No splash parks in 2012, but a public aquatic center may be on t - NBC Right Now/KNDO/KNDU Tri-Cities, Yakima, WA |

No splash parks in 2012, but a public aquatic center may be on the ballot

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RICHLAND, Wash. -- Summer is almost over, but it looks like the Tri-Cities may be dry next summer too.  Plans for two private water parks are drowning in money problems.

The developers of "Shark Reef Water Park" in Kennewick say they weren't able to get the financing. Mark Hillman issued a statement saying that approval on a $10 million loan in any economy can be difficult, but in a struggling economy it has proven to be impossible. Hillman says they plan to look at the project again, once things improve. 

Developer Jim Hale says plans for another park, "Bahama Bay" in Pasco are also struggling in this tough economy.

Randy Willis, is with the Tri-City Regional Aquatics Task Force.  The group raised over $20,000 to fund a design concept study that was produced by ORB Architects of Renton Washington.  The design is one of the four projects being considered by the Tri-Cities Regional Public Facilities District, a committee made of nine representatives, three each  from Richland, Pasco, and Kennewick.

"This is the only community above 200,000 in population West of the Mississippi that does not have an indoor public facility," says Willis.  He says, " people right now travel to Pendleton, Hermiston, Moses Lake, to use public facilities from the Tri-Cities on a daily basis."

He says the sales tax added would be worth the benefits.  "<For every thousand dollars you spend, you pay an additional two dollars, for a ten dollar purchase two cents," says Willis.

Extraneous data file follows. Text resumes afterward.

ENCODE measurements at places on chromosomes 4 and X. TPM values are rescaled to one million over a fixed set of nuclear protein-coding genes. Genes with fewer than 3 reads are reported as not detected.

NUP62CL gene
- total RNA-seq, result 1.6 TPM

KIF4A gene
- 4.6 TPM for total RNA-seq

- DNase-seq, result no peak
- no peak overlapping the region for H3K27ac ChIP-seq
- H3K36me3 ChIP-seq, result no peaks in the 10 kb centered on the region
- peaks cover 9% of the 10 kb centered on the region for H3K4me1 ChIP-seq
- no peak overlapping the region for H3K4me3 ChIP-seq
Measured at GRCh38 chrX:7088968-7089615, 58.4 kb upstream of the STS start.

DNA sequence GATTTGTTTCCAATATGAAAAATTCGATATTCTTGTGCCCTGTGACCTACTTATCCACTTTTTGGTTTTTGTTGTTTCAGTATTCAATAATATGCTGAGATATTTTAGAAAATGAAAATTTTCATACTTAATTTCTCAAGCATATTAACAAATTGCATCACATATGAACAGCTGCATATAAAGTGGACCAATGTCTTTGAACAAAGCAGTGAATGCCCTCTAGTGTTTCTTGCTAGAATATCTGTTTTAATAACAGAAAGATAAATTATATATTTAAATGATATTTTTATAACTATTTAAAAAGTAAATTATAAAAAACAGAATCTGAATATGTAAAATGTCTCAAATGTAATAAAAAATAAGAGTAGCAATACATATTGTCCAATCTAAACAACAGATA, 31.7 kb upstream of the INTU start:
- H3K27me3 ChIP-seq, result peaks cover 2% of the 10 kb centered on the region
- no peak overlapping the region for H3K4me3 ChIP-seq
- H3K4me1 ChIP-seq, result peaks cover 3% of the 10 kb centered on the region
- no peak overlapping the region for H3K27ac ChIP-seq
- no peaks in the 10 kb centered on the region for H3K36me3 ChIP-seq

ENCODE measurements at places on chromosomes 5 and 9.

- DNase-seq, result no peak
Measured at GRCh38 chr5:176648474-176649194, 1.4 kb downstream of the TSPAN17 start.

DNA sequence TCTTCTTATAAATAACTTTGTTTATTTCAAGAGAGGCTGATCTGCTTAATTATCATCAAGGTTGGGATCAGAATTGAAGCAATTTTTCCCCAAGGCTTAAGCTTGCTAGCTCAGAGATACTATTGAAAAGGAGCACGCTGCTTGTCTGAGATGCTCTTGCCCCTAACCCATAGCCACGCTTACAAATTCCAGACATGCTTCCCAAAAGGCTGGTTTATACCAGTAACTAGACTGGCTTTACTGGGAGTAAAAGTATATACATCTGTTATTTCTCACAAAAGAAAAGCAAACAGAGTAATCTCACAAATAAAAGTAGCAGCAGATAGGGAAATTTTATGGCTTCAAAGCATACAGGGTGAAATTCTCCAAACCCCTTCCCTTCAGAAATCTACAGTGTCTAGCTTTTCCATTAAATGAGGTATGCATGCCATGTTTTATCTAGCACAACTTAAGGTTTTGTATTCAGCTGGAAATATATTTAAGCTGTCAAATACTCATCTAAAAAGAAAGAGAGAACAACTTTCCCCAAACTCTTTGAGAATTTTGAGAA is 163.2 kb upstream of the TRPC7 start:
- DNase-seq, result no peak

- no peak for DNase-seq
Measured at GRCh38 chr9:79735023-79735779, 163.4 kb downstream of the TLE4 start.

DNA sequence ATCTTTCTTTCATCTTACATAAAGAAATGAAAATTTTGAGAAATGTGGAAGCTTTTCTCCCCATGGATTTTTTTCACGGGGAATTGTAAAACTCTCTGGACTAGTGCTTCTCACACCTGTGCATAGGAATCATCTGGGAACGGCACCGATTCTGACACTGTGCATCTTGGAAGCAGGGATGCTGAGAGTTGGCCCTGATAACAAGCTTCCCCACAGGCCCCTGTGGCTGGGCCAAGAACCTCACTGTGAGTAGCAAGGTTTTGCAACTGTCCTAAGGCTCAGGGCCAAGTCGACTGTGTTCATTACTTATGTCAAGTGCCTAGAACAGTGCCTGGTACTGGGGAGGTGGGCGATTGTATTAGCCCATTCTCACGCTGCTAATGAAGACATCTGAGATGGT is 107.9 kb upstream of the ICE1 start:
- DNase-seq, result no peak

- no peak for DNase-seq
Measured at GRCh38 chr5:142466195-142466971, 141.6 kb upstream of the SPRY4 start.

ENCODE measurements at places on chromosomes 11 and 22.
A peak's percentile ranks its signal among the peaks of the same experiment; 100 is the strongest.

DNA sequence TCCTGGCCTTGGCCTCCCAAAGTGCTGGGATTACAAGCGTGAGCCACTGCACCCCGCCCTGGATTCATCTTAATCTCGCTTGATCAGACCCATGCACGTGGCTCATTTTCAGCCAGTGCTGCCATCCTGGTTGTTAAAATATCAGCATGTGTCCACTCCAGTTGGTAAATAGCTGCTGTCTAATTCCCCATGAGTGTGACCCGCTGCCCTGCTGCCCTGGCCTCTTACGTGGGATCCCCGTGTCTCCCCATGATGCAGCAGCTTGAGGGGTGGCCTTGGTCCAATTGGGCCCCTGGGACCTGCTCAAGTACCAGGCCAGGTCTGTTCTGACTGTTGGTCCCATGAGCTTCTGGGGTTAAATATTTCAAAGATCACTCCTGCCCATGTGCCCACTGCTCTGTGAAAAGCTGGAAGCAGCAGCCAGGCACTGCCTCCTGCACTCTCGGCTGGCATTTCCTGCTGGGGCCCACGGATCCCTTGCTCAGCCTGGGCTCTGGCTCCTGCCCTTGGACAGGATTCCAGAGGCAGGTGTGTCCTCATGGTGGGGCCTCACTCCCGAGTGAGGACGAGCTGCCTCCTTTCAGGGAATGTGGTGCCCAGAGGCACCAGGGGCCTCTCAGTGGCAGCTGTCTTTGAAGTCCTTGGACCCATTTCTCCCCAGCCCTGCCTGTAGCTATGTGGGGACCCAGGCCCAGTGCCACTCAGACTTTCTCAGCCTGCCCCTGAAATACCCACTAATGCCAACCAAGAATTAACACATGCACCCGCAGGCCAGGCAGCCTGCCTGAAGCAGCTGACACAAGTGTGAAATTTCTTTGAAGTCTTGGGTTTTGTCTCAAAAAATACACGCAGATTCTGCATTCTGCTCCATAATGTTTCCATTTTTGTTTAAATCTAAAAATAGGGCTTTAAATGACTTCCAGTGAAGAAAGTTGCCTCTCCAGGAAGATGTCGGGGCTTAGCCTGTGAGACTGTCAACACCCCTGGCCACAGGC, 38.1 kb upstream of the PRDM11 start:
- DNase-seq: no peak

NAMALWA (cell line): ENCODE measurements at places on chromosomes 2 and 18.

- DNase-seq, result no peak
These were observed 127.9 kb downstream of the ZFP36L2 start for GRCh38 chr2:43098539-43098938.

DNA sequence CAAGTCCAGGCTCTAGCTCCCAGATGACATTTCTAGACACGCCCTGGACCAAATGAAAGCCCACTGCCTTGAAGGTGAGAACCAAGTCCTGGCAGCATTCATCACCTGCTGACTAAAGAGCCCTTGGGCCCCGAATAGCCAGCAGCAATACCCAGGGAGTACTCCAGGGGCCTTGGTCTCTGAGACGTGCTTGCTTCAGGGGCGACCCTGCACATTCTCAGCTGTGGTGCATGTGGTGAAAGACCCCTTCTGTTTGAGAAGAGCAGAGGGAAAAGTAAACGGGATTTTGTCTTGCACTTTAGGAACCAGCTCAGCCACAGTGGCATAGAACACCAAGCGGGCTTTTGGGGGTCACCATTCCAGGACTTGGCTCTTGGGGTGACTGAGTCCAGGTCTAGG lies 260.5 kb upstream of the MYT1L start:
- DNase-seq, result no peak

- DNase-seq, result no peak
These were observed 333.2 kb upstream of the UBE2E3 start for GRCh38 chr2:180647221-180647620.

Gwen Luper, the Executive Director of the Benton-Franklin Council of Governments is the PFD's  administrator. She says a recent survey done by 666 Tri-City voters speaks for itself.  The Regional Aquatic Center,  picked as most important project by 61%, the  Regional Performing Arts Center trailed behind at 54%. 

She does say many other factors are considered by the PFD before a final decision is made.  Things like providing a competitive advantage for the Tri-Cities, does it have broad community use, will voters approve it, capital cost, operating expenses and so much more.

The aquatic center is the most expensive of all four projects considered, at $37.5 million dollars.  The Performing Arts Center comes in close at $25 Million.  However, there is no business plan submitted for that project yet.  The PFD is expecting to see actual figures and a plan in October.

The other two projects for consideration are the Interpretive Reach Center, which costs $40 million, however the PDF would only have to finance $14 million more.  The Three Rivers Convention Center Expansion comes in at $15 million as well.

Luper says the PFD will make a final decision on what to put on the November ballot by January.